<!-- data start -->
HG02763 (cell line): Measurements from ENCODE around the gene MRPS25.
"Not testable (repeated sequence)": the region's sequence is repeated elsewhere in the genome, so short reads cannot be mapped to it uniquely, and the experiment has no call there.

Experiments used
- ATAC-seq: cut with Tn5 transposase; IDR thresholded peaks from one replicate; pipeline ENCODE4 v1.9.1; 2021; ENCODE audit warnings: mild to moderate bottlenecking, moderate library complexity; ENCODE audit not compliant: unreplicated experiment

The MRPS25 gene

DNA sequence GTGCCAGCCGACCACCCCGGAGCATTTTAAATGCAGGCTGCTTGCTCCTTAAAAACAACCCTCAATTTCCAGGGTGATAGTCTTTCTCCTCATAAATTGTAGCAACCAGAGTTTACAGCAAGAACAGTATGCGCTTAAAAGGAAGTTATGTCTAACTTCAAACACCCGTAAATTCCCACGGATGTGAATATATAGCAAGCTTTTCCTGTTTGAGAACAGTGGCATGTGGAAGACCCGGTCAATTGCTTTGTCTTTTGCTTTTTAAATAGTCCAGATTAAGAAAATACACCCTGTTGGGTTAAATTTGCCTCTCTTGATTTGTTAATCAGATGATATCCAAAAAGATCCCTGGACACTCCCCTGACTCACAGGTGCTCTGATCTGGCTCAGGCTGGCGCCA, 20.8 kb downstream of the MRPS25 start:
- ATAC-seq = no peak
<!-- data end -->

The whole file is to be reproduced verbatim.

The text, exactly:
HG02763 (cell line): Measurements from ENCODE around the gene MRPS25.
"Not testable (repeated sequence)": the region's sequence is repeated elsewhere in the genome, so short reads cannot be mapped to it uniquely, and the experiment has no call there.

Experiments used
- ATAC-seq: cut with Tn5 transposase; IDR thresholded peaks from one replicate; pipeline ENCODE4 v1.9.1; 2021; ENCODE audit warnings: mild to moderate bottlenecking, moderate library complexity; ENCODE audit not compliant: unreplicated experiment

The MRPS25 gene

DNA sequence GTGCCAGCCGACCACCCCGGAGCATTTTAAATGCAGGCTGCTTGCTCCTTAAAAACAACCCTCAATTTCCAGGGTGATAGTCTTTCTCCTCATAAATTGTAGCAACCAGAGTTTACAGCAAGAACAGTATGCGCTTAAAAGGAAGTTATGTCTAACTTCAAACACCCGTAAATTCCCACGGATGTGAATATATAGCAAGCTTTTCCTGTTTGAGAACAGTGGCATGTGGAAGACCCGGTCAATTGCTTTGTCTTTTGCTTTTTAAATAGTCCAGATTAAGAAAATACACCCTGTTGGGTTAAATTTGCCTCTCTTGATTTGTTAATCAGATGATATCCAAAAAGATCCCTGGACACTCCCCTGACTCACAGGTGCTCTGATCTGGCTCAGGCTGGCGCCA, 20.8 kb downstream of the MRPS25 start:
- ATAC-seq = no peak